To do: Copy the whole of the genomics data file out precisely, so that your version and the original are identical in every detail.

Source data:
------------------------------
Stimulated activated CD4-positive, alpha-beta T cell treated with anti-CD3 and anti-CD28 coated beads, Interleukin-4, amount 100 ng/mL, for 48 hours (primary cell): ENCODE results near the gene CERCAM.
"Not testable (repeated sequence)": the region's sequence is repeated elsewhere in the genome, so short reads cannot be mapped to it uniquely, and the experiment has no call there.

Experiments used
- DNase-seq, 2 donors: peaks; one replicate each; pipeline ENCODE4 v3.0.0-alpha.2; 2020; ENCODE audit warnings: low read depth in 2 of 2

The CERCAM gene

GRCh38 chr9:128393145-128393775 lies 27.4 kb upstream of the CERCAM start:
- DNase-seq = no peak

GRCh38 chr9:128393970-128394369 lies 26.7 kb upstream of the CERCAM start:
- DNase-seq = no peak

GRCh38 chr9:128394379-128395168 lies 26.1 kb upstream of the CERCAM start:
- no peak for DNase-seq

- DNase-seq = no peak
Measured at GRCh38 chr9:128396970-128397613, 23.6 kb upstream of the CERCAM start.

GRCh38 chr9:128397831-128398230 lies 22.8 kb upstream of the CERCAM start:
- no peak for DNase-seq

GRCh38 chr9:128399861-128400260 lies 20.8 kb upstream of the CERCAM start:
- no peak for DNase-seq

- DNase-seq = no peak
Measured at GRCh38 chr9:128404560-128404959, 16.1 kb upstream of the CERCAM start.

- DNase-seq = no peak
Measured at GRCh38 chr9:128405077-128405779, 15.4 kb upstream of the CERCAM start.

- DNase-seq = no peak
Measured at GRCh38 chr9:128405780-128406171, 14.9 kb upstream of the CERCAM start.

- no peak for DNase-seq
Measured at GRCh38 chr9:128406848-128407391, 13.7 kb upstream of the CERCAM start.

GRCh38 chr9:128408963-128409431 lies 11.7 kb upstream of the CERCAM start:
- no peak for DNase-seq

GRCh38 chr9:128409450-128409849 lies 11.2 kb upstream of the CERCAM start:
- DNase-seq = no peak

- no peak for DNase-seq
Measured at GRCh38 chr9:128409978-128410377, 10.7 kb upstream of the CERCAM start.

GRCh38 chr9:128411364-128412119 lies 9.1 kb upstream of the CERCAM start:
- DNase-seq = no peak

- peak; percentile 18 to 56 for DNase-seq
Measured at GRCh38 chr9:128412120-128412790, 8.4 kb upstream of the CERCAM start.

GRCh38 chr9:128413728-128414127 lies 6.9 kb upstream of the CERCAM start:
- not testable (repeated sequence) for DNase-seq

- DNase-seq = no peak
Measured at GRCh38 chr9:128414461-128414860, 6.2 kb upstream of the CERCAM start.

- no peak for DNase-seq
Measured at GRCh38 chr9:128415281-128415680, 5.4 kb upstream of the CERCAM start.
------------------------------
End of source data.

Stimulated activated CD4-positive, alpha-beta T cell treated with anti-CD3 and anti-CD28 coated beads, Interleukin-4, amount 100 ng/mL, for 48 hours (primary cell): ENCODE results near the gene CERCAM.
"Not testable (repeated sequence)": the region's sequence is repeated elsewhere in the genome, so short reads cannot be mapped to it uniquely, and the experiment has no call there.

Experiments used
- DNase-seq, 2 donors: peaks; one replicate each; pipeline ENCODE4 v3.0.0-alpha.2; 2020; ENCODE audit warnings: low read depth in 2 of 2

The CERCAM gene

GRCh38 chr9:128393145-128393775 lies 27.4 kb upstream of the CERCAM start:
- DNase-seq = no peak

GRCh38 chr9:128393970-128394369 lies 26.7 kb upstream of the CERCAM start:
- DNase-seq = no peak

GRCh38 chr9:128394379-128395168 lies 26.1 kb upstream of the CERCAM start:
- no peak for DNase-seq

- DNase-seq = no peak
Measured at GRCh38 chr9:128396970-128397613, 23.6 kb upstream of the CERCAM start.

GRCh38 chr9:128397831-128398230 lies 22.8 kb upstream of the CERCAM start:
- no peak for DNase-seq

GRCh38 chr9:128399861-128400260 lies 20.8 kb upstream of the CERCAM start:
- no peak for DNase-seq

- DNase-seq = no peak
Measured at GRCh38 chr9:128404560-128404959, 16.1 kb upstream of the CERCAM start.

- DNase-seq = no peak
Measured at GRCh38 chr9:128405077-128405779, 15.4 kb upstream of the CERCAM start.

- DNase-seq = no peak
Measured at GRCh38 chr9:128405780-128406171, 14.9 kb upstream of the CERCAM start.

- no peak for DNase-seq
Measured at GRCh38 chr9:128406848-128407391, 13.7 kb upstream of the CERCAM start.

GRCh38 chr9:128408963-128409431 lies 11.7 kb upstream of the CERCAM start:
- no peak for DNase-seq

GRCh38 chr9:128409450-128409849 lies 11.2 kb upstream of the CERCAM start:
- DNase-seq = no peak

- no peak for DNase-seq
Measured at GRCh38 chr9:128409978-128410377, 10.7 kb upstream of the CERCAM start.

GRCh38 chr9:128411364-128412119 lies 9.1 kb upstream of the CERCAM start:
- DNase-seq = no peak

- peak; percentile 18 to 56 for DNase-seq
Measured at GRCh38 chr9:128412120-128412790, 8.4 kb upstream of the CERCAM start.

GRCh38 chr9:128413728-128414127 lies 6.9 kb upstream of the CERCAM start:
- not testable (repeated sequence) for DNase-seq

- DNase-seq = no peak
Measured at GRCh38 chr9:128414461-128414860, 6.2 kb upstream of the CERCAM start.

- no peak for DNase-seq
Measured at GRCh38 chr9:128415281-128415680, 5.4 kb upstream of the CERCAM start.